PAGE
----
Six Ways to Anywhere
What was the first indication you had that something was not right? Was it a peculiar behavior or a specific incident?
My mother always knew six ways to anywhere. And the rest stops along the way. And the quality of the bathrooms at the rest areas.
This was in the days before GPS. We used old-fashioned paper accordion-folded maps. Not that my mother needed them. It was all in her head. For longer trips, she would order AAA TripTiks, but I think were more for us than for her. We could learn the names of the roads and where the rest stops were by using them. Her mind, however, was a veritable road atlas.
That’s why when she got lost, it stuck out.
Of course there had been little signs, little things she forgot or repeated. When I do that now, I’m just sure that it’s the first sign of Alzheimer’s. I think we all have those fears.
But my mother getting lost? That was almost unheard of.
We were in Myrtle Beach — my mom and dad, my sister and her husband, and my family. We were all in Myrtle Beach at the time-share condo that my father had
been snookered into purchased.
The area was very familiar because we had been going to the same place for a number of years. Mom decided to make a quick trip to the Post Office to mail out the postcards she had written. Helen, probably 10 or 11 at the time, went along for the ride.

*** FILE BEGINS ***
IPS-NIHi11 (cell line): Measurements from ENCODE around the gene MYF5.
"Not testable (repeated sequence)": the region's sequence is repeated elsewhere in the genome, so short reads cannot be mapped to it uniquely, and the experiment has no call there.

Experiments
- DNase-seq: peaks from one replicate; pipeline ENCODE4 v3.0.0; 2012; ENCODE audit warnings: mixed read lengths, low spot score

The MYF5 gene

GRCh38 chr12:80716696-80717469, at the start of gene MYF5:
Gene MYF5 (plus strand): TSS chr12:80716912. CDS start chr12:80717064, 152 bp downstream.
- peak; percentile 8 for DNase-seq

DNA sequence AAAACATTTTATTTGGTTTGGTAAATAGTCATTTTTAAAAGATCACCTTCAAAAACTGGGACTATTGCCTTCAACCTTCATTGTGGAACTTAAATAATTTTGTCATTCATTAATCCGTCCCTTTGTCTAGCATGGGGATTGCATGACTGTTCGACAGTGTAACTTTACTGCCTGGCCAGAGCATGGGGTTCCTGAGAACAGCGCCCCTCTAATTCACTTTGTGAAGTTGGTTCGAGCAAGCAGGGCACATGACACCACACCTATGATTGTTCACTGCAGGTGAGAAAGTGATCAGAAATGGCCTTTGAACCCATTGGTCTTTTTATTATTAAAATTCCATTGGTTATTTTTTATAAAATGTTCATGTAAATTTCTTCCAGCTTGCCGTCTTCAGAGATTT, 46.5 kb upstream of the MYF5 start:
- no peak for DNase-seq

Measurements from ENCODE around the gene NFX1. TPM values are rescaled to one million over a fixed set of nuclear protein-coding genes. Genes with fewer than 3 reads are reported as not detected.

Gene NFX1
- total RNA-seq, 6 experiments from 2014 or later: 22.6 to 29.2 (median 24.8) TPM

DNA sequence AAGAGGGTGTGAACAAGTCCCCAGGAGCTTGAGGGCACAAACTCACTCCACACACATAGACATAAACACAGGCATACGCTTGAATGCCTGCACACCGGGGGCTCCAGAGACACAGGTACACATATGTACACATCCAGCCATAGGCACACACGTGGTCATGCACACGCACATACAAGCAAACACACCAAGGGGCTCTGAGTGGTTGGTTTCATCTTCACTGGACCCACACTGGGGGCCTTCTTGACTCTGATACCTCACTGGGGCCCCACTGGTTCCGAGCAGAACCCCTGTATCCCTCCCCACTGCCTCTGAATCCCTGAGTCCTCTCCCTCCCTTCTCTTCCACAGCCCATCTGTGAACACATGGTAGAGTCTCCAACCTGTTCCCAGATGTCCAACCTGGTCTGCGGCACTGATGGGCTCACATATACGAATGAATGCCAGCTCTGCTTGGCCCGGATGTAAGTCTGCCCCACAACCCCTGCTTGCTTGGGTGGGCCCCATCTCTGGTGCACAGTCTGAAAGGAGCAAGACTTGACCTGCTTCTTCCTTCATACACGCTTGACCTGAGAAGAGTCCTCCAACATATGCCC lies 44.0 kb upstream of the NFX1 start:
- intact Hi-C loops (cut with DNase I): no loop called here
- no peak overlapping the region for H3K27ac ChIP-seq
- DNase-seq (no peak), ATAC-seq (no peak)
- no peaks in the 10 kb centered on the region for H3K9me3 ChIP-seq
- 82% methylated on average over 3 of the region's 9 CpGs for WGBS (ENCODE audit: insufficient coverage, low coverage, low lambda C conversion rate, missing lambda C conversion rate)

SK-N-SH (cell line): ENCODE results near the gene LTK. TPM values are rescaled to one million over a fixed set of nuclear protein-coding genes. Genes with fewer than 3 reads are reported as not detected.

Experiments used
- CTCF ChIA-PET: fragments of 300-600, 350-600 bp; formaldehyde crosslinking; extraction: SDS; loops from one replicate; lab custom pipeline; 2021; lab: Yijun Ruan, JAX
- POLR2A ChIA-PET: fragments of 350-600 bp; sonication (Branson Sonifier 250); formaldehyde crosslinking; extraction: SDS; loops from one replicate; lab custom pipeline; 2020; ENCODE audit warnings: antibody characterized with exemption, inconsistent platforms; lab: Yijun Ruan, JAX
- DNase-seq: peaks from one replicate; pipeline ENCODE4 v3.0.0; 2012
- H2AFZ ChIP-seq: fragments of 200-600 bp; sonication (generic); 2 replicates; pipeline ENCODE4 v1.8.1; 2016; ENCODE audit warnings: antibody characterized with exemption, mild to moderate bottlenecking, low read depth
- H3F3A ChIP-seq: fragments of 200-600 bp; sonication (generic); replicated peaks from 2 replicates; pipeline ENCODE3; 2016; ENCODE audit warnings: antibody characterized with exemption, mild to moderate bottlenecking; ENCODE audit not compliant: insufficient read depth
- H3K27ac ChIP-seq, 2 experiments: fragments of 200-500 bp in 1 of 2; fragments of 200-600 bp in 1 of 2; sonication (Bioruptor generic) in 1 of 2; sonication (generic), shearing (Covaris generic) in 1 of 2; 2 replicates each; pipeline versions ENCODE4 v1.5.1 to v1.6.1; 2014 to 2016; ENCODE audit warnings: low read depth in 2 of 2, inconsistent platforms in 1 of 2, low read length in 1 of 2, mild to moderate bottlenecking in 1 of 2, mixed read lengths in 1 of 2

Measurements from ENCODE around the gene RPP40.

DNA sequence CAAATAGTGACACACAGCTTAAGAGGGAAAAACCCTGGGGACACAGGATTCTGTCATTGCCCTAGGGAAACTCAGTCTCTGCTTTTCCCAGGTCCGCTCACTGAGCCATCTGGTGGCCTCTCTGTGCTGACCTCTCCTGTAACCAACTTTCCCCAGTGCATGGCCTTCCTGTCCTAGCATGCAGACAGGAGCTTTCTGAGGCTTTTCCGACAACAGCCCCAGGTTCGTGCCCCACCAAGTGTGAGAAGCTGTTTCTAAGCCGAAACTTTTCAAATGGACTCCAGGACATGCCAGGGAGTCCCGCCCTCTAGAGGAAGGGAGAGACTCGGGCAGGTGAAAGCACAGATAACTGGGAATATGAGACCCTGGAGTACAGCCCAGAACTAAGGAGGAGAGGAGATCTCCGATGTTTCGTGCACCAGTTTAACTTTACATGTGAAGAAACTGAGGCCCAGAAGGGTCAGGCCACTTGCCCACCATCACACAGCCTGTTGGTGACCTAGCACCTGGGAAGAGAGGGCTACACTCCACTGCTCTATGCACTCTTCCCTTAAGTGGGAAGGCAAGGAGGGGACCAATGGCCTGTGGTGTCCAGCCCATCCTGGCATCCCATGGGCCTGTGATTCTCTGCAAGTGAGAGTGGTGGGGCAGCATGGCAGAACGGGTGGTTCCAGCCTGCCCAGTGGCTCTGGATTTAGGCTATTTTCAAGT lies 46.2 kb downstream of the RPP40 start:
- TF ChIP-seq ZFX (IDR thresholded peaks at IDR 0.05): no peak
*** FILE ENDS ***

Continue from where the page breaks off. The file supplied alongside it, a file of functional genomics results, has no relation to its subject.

I should add here, that if any of my children have inherited my mother’s internal atlas, it’s Helen. Even at that age, she knew her way around and remembered roads better than I ever will.
So off they went to the Post Office while we hung around the pool.
They were gone for a very long time.
You know how it is. At first, no one thinks anything of it. Oh,they’re gone to the Post Office.
Then, someone asks where they are. They went to the Post Office a while ago.
A little later, someone asks when exactly did they leave for the Post Office.
You start wondering, how long have they been gone?
Then the misgivings begin, and a thousand scenarios, most of them bad, start playing in your mind.
It was well over an hour, maybe a lot longer, before the car pulled back into the parking lot. Helen’s eyes were big. She pulled us aside and she said, “Grammie got lost.”
The Post Office, only about a mile away, was elusive for my mother that day. It was so unheard of.
My sister and I whispered about it. Something wasn’t right. All the other little things suddenly took on new significance. Maybe there was something more going on.
As it turns out, that something more was Alzheimer’s.